First for youth – St. John Paul told the youth of the world, “Do not be afraid of Jesus Christ.” When Our Lady offered Raymond a choice between martyrdom and purity, he chose both. We think of this story and we swoon over this wonderful little boy who was so pious and so holy. We completely miss what God wants to teach us. Those who struggle, as did Raymond, are also called to a life of virtue and sacrifice. Prefabricated saints don’t need to practice heroic virtue or make heroic sacrifices. Sinners do.
Raymond admitted that he was a sinner. He also trusted Christ. He was not afraid of Him. If Christ used his Immaculate Mother to guide Raymond to Himself, Raymond was willing to take that step into the unknown and follow her lead. He didn’t become a Franciscan Friar because this was what he wanted to do. He may have wished to be a friar. But he examined his attraction to the Franciscan life in light of the call that Christ made to him through the Immaculate. Raymond entered the Franciscans because the Immaculate said to him, “Do whatever he tells you.” She promised to be by his side along the journey. There was no reason to fear Christ, no reason to fear embracing a life of uncertainty, sacrifice, long days and short nights, penances and many humiliations. Maximilian teaches us that Christ calls us down paths that he has paved specially for each of us. Christ never calls you where you cannot walk.
The question for the young person should be, “What is to become of me, Lord?” This was Raymond Kolbe’s question and the Immaculate responded, “Do whatever he tells you.” Life is not about what I want to do, but about God’s plan for me.
Second for parents: The Kolbe parents were committed to raising their children in the Catholic faith, as they had promised at their baptism. They were also conscious that their children were not their special project, but they were a temporary gift from God that they would have to return when God asked. However, they had no idea what God would ask of their children, when or how. They remained open to the God of surprises rather than planning out their children’s lives in advance and trying to steer them into careers and marriages without consulting God’s plan for them. They educated their children in the faith, provided the academic education available to them and offered them guidance along the way. But they never owned their children. Their children belonged to God. When Christ called Raymond to become Brother Maximilian, it may have not been what Mr and Mrs Kolbe expected or planned, but they trusted. If this was truly the voice of God calling their son, he would be safe and they could offer him no better assurance of his happiness and salvation. If it was simply an illusion of youth, God would open their son’s eyes to the folly of his choice in life. Again, they trusted.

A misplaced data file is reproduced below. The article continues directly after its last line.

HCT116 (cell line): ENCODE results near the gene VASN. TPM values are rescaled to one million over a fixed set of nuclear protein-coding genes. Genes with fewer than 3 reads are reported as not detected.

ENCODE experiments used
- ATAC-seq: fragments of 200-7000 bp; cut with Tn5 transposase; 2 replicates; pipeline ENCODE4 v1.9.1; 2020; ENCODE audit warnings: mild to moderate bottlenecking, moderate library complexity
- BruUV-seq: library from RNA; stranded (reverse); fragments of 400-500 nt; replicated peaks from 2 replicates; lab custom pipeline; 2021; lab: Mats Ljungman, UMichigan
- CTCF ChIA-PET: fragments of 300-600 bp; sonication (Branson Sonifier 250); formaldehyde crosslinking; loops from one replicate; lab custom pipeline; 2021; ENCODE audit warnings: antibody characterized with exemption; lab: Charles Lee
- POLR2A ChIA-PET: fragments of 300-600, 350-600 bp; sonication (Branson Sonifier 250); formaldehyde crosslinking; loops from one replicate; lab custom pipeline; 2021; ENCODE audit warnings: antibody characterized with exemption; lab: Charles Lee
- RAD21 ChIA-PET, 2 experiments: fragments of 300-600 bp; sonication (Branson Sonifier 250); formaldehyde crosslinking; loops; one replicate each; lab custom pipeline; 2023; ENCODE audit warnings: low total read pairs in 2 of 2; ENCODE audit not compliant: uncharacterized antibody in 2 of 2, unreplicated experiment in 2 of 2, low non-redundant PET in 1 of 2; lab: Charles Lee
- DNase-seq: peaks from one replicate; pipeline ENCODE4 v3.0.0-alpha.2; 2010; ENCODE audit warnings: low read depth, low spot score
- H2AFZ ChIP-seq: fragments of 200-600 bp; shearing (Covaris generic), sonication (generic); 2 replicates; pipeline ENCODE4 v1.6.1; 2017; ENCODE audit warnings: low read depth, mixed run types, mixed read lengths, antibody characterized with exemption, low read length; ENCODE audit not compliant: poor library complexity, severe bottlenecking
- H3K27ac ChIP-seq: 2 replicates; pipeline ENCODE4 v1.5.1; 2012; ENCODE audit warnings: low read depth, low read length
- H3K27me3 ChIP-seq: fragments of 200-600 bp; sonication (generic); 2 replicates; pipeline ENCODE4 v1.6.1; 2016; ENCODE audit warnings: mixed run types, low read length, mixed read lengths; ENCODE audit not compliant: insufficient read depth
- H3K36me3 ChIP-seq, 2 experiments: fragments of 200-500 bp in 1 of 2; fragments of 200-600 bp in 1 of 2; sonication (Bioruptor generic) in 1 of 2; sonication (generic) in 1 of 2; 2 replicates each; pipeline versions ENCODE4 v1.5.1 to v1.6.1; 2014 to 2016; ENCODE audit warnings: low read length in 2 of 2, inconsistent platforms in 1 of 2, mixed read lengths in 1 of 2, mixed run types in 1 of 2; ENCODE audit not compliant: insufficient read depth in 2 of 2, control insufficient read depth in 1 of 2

The lesson to be learned is that even when we are unsure what God wants from our children, if the choice is not a sinful one or a danger to to self or others, we can stand back and let the Immaculate guide. She can only guide our children to her Son. Her GPS is locked on Christ as the compass is locked on the North Pole. There is nothing to fear and much to be gained.
This year, during the feast of St. Maximilian Kolbe, let us focus less on the end product, the martyr and more on the boy, the man and his parents. Let us learn to follow the guidance of the Immaculate and to trust her Son as they did. When we commit to following the guidance of the Immaculate, which leads to her son, then the Assumption needs very little if any explanation. She who leads others to her Son was also called to follow Him in body and soul and will lead all men to the same end.
Shrine to the Immaculate Conception and St. Maximilian Kolbe at the FFV Motherhouse.